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Om Namah Shivaya

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Sep 30, 2013

READER: 'Tao Te Ching' by Lao Tzu

After many years, I started reading Tao Te Ching (the translation by R B Blakney) again and realize again that the real great books always gives deeper insight, every time you read it. The book “Tao Te Ching” by Lao Tzu is the most translated book in the world after Bible and reading these books, actually can transport one to the ancient times and align with the thought processes that started thousands of years back and still survive the test of living mankind’s journey across time. To understand the early history of human lives and its meaning, the old books are far better than the archeological remains. Just like the Veda’s for Hindus, perhaps to know more about those ancient civilization, books like “Tao Te Ching” gives a better perspective and insight.
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It’s not known who composed the chapters of Tao Te Ching, because though authorship of many other kind of writing is lost by accident, but mysticism is often given anonymously, by principle. All that can be guessed about the authorship of these poems is that the main threads of their argument originated among recluse in remote valleys before Confucius time and that the result too form late in the 3rd Century B.C. Where there is no author, however, it is necessary to invent one; and by the time the Tao Te Ching had been put in form, legend had supplied Lao Tzu and Ssu-ma Ch’ien incorporated the legend in his notable Historical Records (Chap 63).

It presents Lao Tzu correctly enough as one who has given up civilized living and is impatient with Confucian ideas. Lao Tzu practiced the Way and its virtue. He learned to do his work in self effacement and anonymity. For a long time he lived in Chou, and then he saw that it was breaking up, he left. At the frontier, the official Yin His said: ‘Since, sir, you are retiring, I urge you to write me a book.’ “So Lao Tzu wrote a book in two parts, explaining the Way and its virtue in something over 5000 words. Then he went away. No one knows where he died.

From 3rd century A.D. on, the subsequent story of Taoism is mainly concerned with the rivalry of Buddhism. The two religions were much alike, except that Buddhism barred sexual practices, and its priests, for the most part were celibate. Buddhism was, possibly more popular among the” hundred Clans,” that is, the people; Taoism succeeded somewhat better among the ruling classes. It suffered at least a partial eclipse under the Mongols, who favored Buddhism.

The Tao Te Ching through the centuries has never been without admiring readers among the Chinese, although  its reading public has been small compared to Confucian books.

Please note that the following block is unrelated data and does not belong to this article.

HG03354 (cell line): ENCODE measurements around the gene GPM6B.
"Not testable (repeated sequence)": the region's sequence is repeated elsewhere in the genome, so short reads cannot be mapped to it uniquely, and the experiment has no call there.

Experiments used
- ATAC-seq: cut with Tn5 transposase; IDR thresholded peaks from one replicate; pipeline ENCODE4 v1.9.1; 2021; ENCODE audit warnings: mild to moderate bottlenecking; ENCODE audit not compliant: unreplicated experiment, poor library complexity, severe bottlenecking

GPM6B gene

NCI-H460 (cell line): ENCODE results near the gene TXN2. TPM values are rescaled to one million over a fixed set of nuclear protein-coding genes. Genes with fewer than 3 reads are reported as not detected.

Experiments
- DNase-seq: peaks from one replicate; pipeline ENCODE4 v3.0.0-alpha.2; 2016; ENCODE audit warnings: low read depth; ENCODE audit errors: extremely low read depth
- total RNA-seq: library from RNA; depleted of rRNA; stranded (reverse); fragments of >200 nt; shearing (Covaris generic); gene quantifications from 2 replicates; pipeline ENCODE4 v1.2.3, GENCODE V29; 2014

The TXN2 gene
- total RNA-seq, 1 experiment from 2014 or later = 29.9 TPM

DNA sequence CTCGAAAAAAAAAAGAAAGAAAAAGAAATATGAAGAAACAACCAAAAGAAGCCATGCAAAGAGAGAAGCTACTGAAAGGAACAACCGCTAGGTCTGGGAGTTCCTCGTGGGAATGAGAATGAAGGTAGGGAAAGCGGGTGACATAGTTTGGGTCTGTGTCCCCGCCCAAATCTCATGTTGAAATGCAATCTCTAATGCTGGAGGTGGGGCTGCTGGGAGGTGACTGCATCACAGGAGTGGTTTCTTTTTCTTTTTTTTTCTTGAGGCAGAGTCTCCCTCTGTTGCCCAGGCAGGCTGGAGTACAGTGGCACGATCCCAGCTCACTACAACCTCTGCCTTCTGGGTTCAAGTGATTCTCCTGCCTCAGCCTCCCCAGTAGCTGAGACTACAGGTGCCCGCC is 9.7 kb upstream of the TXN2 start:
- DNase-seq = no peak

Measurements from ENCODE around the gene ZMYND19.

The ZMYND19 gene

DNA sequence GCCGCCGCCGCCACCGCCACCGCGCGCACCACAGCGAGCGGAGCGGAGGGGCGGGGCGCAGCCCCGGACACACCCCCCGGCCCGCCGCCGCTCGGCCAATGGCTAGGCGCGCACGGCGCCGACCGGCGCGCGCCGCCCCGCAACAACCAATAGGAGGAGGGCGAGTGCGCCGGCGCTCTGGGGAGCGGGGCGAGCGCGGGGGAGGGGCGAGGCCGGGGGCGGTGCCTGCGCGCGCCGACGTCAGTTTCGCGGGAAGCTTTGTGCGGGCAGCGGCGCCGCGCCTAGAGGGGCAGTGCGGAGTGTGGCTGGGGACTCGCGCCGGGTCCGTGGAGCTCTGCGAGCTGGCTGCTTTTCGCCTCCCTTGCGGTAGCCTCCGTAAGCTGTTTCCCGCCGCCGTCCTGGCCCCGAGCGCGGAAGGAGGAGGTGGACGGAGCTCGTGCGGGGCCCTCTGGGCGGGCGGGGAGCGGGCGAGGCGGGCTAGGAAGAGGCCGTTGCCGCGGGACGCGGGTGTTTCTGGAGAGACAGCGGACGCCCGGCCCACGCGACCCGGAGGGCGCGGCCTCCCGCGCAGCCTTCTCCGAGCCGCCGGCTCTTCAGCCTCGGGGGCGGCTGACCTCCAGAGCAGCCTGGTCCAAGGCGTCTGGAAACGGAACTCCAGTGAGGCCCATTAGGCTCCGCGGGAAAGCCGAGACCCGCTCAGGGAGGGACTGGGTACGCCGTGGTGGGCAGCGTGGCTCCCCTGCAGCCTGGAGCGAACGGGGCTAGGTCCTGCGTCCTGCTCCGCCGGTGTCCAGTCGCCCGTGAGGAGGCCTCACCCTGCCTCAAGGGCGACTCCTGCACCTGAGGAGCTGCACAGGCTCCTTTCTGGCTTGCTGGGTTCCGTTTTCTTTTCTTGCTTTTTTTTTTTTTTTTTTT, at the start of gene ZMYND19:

Now before I share some interesting thoughts from the book Tao Te Ching by Lao Tzu, let me give you the meaning of the key word “Tao” here, as translated by R B Blakney.

TAO: A Road, A Path, the way by which people travel, the way of nature and finally the ultimate Reality. To the Chinese mystics, it came not only to refer to the way the whole world of nature operates but to signify the riginal undifferentiated Reality from which the universe is evolved.

"The Way that can be told of is not an unvarying way;
The names that can be named are not unvarying names.
It was from the Nameless that Heaven and Earth sprang;
The named is but the mother that rears the ten thousand creatures, each after its kind."

These famous first lines of the Tao Te Ching state that the Tao is ineffable, i.e., the Tao is nameless, goes beyond distinctions, and transcends language. However this first verse does not occur in the earliest known version from the Guodian Chu Slips and there is speculation that it may have been added by later commentators. In Laozi's Qingjing Jing (verse 1-8) he clarified the term Tao was nominated as he was trying to describe a state of existence before it happened and before time or space. Way or path happened to be the side meaning of Tao, ineffability would be just poetic. This is the Chinese creation myth from the primordial Tao.

Now here are some of the thoughts from the book that made a deep impression ….
Image Curtsy Wikipedia
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Those who are bound by desire / See only the outward container.


The Way is a void / Used but never filled:

Wealth, power and pride / Bequeath their own doom.

I suffer most because / Of me and selfishness.

If you trust people less than enough / Some of them never trust you.

Your boasting will mean you have failed;

A good knot is tied without rope and can not be loosed.

For the world is a sacred vessel / Not made to be altered by man.

A block of wood untooled, though small, / May still excel the world.

It is wisdom to know others; / It is enlightenment to know one’s self.

The Way is always still, at rest, / And yet does everything that’s done.

“When going looks like coming back, / The clearest road is mighty dark.

So a loss sometimes benefits one / Or a benefit proves to be loss.

The softest of stuff in the world / Penetrates quickly the hardest;

No calamity is worse / Than to be discontented.

The further you go, / The less you will know

By letting go, it all gets done; / The world is won by those who let it go!

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Shashi
नमः शिवाय
Om Namah Shivaya
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